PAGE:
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3 Reasons Why Honey Should Not Be Banned in Diabetic Diet

The diabetic diet is strictly controlled in terms of sugar and mineral compounds intake. Hence it's not surprising that "whether honey is allowed for diabetic patients" is a frequently asked question for Benefits of Honey.

Diabetes is a deficiency of the pancreas, whereby insulin is not produced sufficiently or utilised properly. It's basically a disorder of metabolism, primarily that of carbohydrates. The ingested sugars and starches cannot be deployed, and hence are eliminated in the urine.

Symptoms of diabetes include frequent urination, extreme thirst or hunger, weight loss, fatigue, numbness, and infections. There are 2 types of diabetes. In type 1 diabetes, the body doesn't produce any insulin, whereas, people with type 2 diabetes either don't produce enough insulin or their cells resist the insulin, and they tend to be overweight, because the high insulin levels, unable to channel glucose into muscle cells, convert glucose into fat and cholesterol instead. This results not only in obesity, but also very often heart disease, poor blood circulation in the legs and eye diseases. While type 1 diabetes is treated with insulin injections, which help glucose get into the body cells and maintain blood glucose control, type 2 diabetics commonly use glucose-lowering drugs. Most diabetics are type 2 and are usually in their 40s.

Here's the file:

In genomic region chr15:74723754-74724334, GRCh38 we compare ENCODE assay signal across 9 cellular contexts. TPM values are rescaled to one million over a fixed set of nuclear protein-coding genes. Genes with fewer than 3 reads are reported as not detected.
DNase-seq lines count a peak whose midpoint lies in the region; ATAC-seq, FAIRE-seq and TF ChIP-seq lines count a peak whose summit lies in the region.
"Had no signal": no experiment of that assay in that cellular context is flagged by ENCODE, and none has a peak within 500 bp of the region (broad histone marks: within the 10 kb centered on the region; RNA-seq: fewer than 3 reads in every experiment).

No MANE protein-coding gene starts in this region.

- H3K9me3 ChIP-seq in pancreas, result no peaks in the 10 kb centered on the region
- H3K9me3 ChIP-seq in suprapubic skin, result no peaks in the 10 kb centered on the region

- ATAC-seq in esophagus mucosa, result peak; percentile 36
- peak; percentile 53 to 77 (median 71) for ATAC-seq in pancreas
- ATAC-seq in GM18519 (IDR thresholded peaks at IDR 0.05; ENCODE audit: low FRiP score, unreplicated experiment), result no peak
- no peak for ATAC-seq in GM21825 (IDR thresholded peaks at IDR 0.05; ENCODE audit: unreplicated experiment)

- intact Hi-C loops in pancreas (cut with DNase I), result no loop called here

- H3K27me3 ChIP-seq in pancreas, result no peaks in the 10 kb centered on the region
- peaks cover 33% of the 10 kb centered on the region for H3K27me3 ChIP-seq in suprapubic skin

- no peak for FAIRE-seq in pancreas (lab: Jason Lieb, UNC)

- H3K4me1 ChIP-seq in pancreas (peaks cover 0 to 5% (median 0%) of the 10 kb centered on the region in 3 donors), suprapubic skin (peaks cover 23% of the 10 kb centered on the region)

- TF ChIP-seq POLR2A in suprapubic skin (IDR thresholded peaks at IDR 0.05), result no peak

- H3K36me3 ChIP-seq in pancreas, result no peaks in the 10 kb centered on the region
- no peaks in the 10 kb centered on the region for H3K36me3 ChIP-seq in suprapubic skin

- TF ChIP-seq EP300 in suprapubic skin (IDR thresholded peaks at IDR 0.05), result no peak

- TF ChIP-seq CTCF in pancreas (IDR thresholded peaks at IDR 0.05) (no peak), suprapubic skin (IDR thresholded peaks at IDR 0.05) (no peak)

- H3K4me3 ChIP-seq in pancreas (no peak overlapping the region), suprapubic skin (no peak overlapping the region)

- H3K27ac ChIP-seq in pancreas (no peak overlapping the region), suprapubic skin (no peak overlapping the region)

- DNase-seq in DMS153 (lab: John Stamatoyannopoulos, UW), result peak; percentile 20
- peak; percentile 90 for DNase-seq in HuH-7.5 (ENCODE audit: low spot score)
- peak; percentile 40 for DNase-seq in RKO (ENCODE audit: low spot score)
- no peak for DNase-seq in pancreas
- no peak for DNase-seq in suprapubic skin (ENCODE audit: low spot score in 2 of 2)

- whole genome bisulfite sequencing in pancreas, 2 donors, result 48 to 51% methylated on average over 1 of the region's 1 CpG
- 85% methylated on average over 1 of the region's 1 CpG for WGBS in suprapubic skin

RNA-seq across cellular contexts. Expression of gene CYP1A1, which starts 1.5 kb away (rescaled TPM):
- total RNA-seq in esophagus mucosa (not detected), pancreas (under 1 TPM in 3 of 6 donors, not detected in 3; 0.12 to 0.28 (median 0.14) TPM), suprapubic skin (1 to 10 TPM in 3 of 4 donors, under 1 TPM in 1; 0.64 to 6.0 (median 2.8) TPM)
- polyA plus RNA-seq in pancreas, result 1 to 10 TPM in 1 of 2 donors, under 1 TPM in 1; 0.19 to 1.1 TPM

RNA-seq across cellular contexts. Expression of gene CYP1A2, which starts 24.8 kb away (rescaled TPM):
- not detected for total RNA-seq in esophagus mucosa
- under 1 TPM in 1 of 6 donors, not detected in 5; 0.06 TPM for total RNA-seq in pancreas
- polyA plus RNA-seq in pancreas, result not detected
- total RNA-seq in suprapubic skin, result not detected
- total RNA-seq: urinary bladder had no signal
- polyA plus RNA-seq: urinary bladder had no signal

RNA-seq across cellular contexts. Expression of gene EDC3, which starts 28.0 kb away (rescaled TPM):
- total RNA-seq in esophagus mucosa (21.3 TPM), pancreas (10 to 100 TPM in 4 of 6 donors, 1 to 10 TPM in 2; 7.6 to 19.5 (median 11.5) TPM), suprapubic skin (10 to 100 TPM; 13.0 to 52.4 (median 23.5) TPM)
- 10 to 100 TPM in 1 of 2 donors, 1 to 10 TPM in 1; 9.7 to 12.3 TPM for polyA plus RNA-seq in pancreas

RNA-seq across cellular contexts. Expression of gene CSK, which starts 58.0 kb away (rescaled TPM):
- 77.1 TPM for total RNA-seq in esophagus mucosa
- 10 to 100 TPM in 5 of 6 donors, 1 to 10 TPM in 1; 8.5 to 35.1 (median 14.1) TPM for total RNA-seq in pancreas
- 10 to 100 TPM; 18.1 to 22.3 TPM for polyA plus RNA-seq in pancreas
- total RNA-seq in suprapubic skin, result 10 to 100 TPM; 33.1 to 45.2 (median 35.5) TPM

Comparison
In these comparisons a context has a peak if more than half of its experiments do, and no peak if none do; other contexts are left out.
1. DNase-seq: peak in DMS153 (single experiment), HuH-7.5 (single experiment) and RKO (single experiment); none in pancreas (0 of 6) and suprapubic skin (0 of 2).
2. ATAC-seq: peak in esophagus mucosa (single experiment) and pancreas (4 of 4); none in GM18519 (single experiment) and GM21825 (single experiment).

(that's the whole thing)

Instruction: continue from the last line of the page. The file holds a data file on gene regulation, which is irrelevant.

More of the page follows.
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1. Not All Sweeteners are Made Equal

You get (99 per cent of the time) a "no-no" answer when you ask doctors if honey is allowed for diabetics. With appropriate control, many diabetics and pre-diabetes (people with blood glucose levels higher than normal person but not high enough to be considered diabetic) are still able to safely enjoy natural honey (Journal of Medicinal Food, September 2007, 10(3): 473-478). Before incorporating honey into their meal planning, find out how much of the sweet liquid can be consumed on a daily basis. Each diabetic is different and should learn how his or her body reacts to different foods containing carbohydrates. Bear in mind that the total amount of starches or carbohydrates in a food is the key consideration, not the amount of sugar. Honey is a carb food as well, just like rice, potatoes, thus just keep in mind that 1 tablespoon of honey has approximately 17 grams of carbohydrate, and taking that into account when counting your total daily intake of carbohydrates, diabetics can work it out just like any other sweetener or carbohydrates. To monitor response to honey, blood sugar levels could be noted before consumption and again two hours later. Also, when purchasing commercial honey for diabetic patients, be sure that it is pure and not adulterated by glucose, starch, cane sugar, and even malt, which is to better to be avoided in a diabetic diet.

2. Honey is Gentle on Blood Sugar

This is not surprising as the idea of eating honey to regulate blood glucose seems rather counter intuitive. But did they ever tell you that clinical studies have shown that pure honey is a healthier choice in diabetic diet than table sugar and any other non-nutritive sweeteners such as Splenda, saccharin, aspartame?